How Does A Vehicle Trade In Work?
You want a new car. Also, you want to get money for your current car. The easiest way to do that is in one transaction—an automobile trade in at a dealership. But how do you do it? What do you need to prepare? How much should you expect to get and what about your old loan? In short, how does a vehicle trade in work?
Automobile dealerships that sell new cars also sell old cars. In fact, they make a better profit from cleaning up, refurbishing, and selling used cars than they do from selling new cars. So, they’re always happy to offer you a shiny new car in exchange for money and your old car. They are going to do everything in their power to sell you the new car for the highest amount they can and pay the least amount for your old car. You are working to pay the least for the new car and get the most for your old car. You really need to be prepared and armed to advocate for yourself.
Research Your Automobile
When you find a car that you want, one of the questions the dealer will ask you is whether you have an automobile to trade in. Experts warn that you should not have that conversation while negotiating for the new car. First get the deal you want for the new car by researching the car’s value on sites like National Auto Dealers and Edmunds. These will tell you the automobiles’ book value—a beginning price from which to begin to negotiate. The actual price may differ depending on condition, extras, and what market is like in your area.
Then, once that agreement is made, discuss your old car separately. Use those same sources to research your automobile to figure out how much is reasonable for you to expect to get for your trade in before having the conversation with the dealer. Be honest about past damage and other issues.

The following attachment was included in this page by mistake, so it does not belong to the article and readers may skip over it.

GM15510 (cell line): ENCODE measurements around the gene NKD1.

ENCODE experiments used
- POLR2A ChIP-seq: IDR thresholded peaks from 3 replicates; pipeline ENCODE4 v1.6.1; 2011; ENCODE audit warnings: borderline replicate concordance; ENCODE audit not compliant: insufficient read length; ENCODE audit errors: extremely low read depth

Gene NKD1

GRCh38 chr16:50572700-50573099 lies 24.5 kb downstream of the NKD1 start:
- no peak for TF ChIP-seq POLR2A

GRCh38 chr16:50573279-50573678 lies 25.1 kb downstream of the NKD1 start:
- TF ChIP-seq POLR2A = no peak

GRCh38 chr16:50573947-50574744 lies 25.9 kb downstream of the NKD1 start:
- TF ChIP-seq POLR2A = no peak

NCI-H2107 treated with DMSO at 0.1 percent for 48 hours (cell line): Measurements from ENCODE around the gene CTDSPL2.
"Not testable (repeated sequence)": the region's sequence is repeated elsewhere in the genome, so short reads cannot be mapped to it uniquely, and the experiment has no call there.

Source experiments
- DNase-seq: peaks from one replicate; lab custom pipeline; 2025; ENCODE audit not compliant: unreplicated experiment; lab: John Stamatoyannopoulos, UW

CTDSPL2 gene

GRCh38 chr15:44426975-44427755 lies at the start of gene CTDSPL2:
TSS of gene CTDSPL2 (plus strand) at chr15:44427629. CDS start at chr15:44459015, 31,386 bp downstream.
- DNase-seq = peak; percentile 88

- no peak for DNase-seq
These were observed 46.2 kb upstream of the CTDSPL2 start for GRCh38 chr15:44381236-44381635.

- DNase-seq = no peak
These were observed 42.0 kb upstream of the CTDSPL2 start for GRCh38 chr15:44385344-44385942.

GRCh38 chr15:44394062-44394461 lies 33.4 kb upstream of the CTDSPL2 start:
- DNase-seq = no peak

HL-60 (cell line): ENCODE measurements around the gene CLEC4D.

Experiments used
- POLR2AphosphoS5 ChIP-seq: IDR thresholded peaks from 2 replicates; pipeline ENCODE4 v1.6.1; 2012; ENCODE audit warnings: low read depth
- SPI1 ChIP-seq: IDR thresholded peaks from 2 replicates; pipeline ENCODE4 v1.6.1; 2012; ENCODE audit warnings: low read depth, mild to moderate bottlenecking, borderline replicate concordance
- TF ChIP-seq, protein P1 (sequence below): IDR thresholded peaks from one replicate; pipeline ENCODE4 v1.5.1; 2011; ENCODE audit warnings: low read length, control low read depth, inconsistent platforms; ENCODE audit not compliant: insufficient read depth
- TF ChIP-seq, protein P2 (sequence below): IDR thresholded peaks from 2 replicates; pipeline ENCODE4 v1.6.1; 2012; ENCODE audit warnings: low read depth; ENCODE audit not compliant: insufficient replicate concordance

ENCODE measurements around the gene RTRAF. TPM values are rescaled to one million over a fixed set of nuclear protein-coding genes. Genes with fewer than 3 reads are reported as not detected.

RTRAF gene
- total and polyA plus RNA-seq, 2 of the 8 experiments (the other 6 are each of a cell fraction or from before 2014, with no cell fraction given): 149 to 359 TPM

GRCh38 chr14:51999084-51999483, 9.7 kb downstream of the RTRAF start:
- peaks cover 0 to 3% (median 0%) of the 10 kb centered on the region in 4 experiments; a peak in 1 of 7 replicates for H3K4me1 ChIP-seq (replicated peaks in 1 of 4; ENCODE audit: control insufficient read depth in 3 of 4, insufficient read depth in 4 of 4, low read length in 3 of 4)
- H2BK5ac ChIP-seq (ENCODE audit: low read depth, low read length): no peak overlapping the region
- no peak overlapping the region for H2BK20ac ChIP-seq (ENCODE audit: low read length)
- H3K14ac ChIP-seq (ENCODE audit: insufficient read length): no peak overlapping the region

Whatever amount the dealer agrees to pay for your old car, they don’t pay it to you in the form of cash; they deduct it from the price of the new car. That’s why it’s important to make separate negotiations—that keeps the transaction clean and avoids any financial sleight-of-hand that might cost you money.
For example, some common tactics are to slide the numbers up and down on the trade and the new car in the interest of “making the best deal for you,” but it actually benefits the dealership. It may be confusing when you are negotiating if you hear, “Well your car is worth $5,000, and this new car is worth $30,000 but how about I come down three thousand on the new car and give you $2,000 for your car?” At that moment, when you’re making a very big purchase, and you are feeling a lot of pressure, that math might sound right. However, it could be that:
- The $30,000 car sells for $27,000 elsewhere, and you could have negotiated down to that price in the first place.
- Your trade is worth $5,000, and that’s the least you should take for it.
- You should be driving away in a new car with a $22,000 loan